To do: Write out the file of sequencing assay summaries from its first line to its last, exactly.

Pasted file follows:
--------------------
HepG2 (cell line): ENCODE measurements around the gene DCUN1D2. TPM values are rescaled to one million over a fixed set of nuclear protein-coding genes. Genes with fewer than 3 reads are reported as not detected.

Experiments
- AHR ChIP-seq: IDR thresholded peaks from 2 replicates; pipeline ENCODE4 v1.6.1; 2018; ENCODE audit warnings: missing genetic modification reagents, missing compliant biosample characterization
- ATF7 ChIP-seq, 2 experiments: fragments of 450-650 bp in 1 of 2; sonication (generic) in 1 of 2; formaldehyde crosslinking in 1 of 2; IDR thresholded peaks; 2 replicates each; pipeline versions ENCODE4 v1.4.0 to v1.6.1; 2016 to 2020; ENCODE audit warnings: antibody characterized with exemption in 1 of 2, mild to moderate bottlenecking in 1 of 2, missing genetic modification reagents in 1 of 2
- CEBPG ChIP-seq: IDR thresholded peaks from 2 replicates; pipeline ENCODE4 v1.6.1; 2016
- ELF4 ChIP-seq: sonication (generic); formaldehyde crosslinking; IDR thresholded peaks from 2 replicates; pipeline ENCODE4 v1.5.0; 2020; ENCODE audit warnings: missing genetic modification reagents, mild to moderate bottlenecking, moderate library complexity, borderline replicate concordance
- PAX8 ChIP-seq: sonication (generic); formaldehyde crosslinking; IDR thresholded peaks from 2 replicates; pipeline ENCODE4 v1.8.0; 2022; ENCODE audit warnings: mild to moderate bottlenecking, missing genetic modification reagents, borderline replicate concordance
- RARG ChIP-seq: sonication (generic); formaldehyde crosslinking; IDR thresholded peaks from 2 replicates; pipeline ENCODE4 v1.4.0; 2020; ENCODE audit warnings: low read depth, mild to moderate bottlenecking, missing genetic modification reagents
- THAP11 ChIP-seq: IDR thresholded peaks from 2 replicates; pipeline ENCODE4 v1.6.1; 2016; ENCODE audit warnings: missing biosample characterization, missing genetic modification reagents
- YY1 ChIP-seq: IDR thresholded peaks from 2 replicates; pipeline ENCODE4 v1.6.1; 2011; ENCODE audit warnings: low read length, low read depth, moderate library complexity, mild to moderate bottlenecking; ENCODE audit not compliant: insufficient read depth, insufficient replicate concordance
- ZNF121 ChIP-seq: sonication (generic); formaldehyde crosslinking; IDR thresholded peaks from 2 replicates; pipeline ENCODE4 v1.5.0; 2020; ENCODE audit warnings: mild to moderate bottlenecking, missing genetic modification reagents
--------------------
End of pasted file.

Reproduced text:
HepG2 (cell line): ENCODE measurements around the gene DCUN1D2. TPM values are rescaled to one million over a fixed set of nuclear protein-coding genes. Genes with fewer than 3 reads are reported as not detected.

Experiments
- AHR ChIP-seq: IDR thresholded peaks from 2 replicates; pipeline ENCODE4 v1.6.1; 2018; ENCODE audit warnings: missing genetic modification reagents, missing compliant biosample characterization
- ATF7 ChIP-seq, 2 experiments: fragments of 450-650 bp in 1 of 2; sonication (generic) in 1 of 2; formaldehyde crosslinking in 1 of 2; IDR thresholded peaks; 2 replicates each; pipeline versions ENCODE4 v1.4.0 to v1.6.1; 2016 to 2020; ENCODE audit warnings: antibody characterized with exemption in 1 of 2, mild to moderate bottlenecking in 1 of 2, missing genetic modification reagents in 1 of 2
- CEBPG ChIP-seq: IDR thresholded peaks from 2 replicates; pipeline ENCODE4 v1.6.1; 2016
- ELF4 ChIP-seq: sonication (generic); formaldehyde crosslinking; IDR thresholded peaks from 2 replicates; pipeline ENCODE4 v1.5.0; 2020; ENCODE audit warnings: missing genetic modification reagents, mild to moderate bottlenecking, moderate library complexity, borderline replicate concordance
- PAX8 ChIP-seq: sonication (generic); formaldehyde crosslinking; IDR thresholded peaks from 2 replicates; pipeline ENCODE4 v1.8.0; 2022; ENCODE audit warnings: mild to moderate bottlenecking, missing genetic modification reagents, borderline replicate concordance
- RARG ChIP-seq: sonication (generic); formaldehyde crosslinking; IDR thresholded peaks from 2 replicates; pipeline ENCODE4 v1.4.0; 2020; ENCODE audit warnings: low read depth, mild to moderate bottlenecking, missing genetic modification reagents
- THAP11 ChIP-seq: IDR thresholded peaks from 2 replicates; pipeline ENCODE4 v1.6.1; 2016; ENCODE audit warnings: missing biosample characterization, missing genetic modification reagents
- YY1 ChIP-seq: IDR thresholded peaks from 2 replicates; pipeline ENCODE4 v1.6.1; 2011; ENCODE audit warnings: low read length, low read depth, moderate library complexity, mild to moderate bottlenecking; ENCODE audit not compliant: insufficient read depth, insufficient replicate concordance
- ZNF121 ChIP-seq: sonication (generic); formaldehyde crosslinking; IDR thresholded peaks from 2 replicates; pipeline ENCODE4 v1.5.0; 2020; ENCODE audit warnings: mild to moderate bottlenecking, missing genetic modification reagents